When “Diversity” Leads to Bad Writing

I’ve read some series that were sequels to series I used to enjoy, namely Heroes of Olympus, sequel to Percy Jackson, and Lorien Legacies Reborn, sequel series to the Lorien Legacies series.

I realized both series (is there a plural for series?) are less engaging than the originals, and both are also much more diverse. Sadly, I get the feeling there is a link between the two.

In the originals, the stories generally started with a white boy who tells his story in first person and finds out he’s got a heritage that gives him special powers. Percy Jackson was exclusively from one POV, but the Lorien Legacies bounced around with multiple POVs.

The sequel stories end up being in third person and have a diverse cast of characters that are introduced very quickly, oftentimes with a majority who are not white.

The authors seem to be trying really hard to represent multiple minorities, but in the process, they pack the books with too many characters. In Heroes, the writing was good enough the author could pull it off, though the story still wasn’t as fun as Percy Jackson had been, but in Reborn, I couldn’t keep track of the characters properly while listening to the audio, not when I was dealing with something like six POV characters, most of which were at the same location. I forgot names and got confused fast. (Plus that book had the “evil Christian country hicks” trope, which was dumb.)

I also suspect this issue happened in The Last Jedi, and to a lesser extent, in The Force Awakens, and even Rogue One. (Don’t get me wrong, I liked Rogue One, but a few of the characters fell flat, possibly due to including too many.) I’m just speculating, but I know I’m not alone in feeling like some of the characters in these new films were there as tokens, and I think if they’d been white, the writers would’ve treated them differently or cut them entirely.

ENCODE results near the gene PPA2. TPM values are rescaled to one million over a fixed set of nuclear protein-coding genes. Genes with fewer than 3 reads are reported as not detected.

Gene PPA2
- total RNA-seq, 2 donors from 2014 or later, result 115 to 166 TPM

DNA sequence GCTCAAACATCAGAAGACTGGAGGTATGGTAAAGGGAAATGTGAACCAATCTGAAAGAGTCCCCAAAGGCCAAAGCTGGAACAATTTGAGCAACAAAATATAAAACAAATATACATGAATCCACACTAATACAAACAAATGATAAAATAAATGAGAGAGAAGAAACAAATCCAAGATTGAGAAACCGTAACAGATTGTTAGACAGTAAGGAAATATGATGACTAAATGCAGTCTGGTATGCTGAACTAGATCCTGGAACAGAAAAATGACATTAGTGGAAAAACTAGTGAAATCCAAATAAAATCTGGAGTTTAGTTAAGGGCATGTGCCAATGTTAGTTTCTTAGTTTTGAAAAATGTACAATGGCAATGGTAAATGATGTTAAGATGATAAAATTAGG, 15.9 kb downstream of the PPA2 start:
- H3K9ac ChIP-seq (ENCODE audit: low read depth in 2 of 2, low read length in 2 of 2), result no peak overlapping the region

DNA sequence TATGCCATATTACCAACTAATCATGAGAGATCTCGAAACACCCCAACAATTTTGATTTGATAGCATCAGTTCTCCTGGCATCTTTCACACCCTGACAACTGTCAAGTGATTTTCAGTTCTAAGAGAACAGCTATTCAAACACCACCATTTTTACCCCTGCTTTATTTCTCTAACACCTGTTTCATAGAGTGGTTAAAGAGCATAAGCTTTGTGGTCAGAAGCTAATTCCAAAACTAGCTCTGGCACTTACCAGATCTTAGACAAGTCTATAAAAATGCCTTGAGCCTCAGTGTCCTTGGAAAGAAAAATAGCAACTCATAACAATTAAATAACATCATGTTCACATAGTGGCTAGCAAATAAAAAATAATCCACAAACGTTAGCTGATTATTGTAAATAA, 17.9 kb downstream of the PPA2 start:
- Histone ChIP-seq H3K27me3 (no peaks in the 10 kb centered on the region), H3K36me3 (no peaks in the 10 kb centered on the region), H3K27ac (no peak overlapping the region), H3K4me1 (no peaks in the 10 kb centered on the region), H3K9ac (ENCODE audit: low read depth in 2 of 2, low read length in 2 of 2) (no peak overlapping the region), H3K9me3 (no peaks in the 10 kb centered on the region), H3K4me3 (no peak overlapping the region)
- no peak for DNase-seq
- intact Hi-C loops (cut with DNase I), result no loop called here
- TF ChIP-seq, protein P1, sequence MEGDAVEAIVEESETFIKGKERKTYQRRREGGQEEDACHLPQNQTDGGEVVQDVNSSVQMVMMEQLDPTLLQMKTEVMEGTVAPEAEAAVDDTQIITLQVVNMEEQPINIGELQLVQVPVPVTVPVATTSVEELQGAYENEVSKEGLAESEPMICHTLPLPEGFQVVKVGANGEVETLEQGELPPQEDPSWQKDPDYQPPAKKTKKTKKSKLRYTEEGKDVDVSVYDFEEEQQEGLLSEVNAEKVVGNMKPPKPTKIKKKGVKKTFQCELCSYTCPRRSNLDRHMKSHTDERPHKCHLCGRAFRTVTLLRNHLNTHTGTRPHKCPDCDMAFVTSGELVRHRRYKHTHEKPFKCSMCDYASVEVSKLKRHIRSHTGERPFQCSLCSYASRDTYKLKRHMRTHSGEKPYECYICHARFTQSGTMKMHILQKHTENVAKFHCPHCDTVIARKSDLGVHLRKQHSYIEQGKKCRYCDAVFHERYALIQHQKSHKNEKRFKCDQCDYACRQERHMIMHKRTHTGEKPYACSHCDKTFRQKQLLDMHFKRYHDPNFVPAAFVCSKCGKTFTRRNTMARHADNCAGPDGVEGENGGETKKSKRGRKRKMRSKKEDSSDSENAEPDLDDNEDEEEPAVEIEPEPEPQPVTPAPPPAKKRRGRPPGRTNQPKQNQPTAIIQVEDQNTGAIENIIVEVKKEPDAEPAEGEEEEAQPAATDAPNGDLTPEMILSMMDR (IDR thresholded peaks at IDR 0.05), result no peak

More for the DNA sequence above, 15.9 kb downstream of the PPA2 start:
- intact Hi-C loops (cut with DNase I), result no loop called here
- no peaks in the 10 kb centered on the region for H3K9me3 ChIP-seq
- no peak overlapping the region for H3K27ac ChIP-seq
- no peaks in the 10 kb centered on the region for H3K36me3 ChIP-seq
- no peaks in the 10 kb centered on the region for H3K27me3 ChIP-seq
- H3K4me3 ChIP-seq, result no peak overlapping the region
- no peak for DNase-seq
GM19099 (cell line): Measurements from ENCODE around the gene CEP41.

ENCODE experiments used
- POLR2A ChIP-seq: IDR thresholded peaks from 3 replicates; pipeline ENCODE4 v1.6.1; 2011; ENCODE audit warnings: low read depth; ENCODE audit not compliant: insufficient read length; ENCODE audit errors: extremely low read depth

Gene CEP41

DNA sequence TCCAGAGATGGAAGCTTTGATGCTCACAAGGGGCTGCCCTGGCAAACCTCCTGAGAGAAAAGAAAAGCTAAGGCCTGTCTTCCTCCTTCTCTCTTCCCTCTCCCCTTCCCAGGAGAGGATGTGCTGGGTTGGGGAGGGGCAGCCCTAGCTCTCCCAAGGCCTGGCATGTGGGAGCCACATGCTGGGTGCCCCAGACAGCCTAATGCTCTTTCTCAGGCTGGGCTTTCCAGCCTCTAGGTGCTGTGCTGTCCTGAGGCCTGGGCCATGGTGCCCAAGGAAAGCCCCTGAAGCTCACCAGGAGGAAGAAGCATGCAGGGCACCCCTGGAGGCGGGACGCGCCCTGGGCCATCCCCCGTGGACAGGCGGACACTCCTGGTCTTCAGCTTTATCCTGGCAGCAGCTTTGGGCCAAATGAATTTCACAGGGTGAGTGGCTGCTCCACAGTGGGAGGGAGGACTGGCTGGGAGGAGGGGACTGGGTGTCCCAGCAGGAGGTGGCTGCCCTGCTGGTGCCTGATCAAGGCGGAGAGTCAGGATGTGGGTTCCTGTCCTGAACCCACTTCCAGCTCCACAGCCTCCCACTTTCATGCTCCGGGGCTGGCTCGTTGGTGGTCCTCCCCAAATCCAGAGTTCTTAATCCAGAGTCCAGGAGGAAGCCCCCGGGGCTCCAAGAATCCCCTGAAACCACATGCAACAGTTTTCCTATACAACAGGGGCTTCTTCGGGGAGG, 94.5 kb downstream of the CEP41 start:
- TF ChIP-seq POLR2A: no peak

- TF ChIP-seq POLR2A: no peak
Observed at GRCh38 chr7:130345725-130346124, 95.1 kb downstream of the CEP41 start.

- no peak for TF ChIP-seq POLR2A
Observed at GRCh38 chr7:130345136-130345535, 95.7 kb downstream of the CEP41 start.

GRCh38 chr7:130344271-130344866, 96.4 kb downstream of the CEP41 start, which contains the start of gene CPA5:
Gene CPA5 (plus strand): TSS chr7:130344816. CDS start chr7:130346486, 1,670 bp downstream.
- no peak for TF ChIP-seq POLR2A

The problem with many of these stories is the writers put diversity before good storytelling, which often leads to an overabundance of characters who don’t get enough screen (or page) time for the audience to care, or in other cases, get too much screen time when the story should be focusing on someone else.

I have no problem with the main character being a different race from me, but when a writer starts telling the story differently to accommodate the diversity, then it becomes an issue. In the end, the story needs to come before the diversity or the audience will begin to see stories with diversity as being poorly written, which would be really sad.


About Jessi L. Roberts

I live and work on my family’s cattle ranch in eastern Montana. I have a flock of chickens, a hyper golden retriever, some cows, and a few horses. I enjoy fantasy and science fiction and my head is full of wild sci-fi story ideas, some involving apocalypses and others involving aliens. I have been published twice in Havok Magazine, an imprint of Splickity.
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3 Responses to When “Diversity” Leads to Bad Writing

  1. Keturah Lamb says:

    So agree! I love diversity! But only when it’s done right. Nothing is fun when it’s blatant and takes over the story to preach. And yeah, the “evil Christian country hicks” trope is annoying.

    Great post!


    Liked by 1 person

  2. Thought-provoking post! I don’t know if I’d say there was a connection between racial diversity and bad writing in Heroes, but I do see where you’re going and I agree: especially these days, authors and storytellers will use token characters in a clear attempt to “increase diversity” while decreasing the quality of their story. It’s unfortunate. The story should always come first. and if diversity makes sense, fantastic! But authors shouldn’t force diversity, solely for the sake of that.



    • Thanks! I think the issue is that writers stretch themselves thin trying to make the story diverse, so instead of focusing on one character, they end up having this huge cast, and many writers aren’t skilled enough to handle six characters that have large roles in the story. (I think a good test for stories like this would be to ask, “if everyone in the story was a white male, how many of these guys could be cut out without hurting the story?”)


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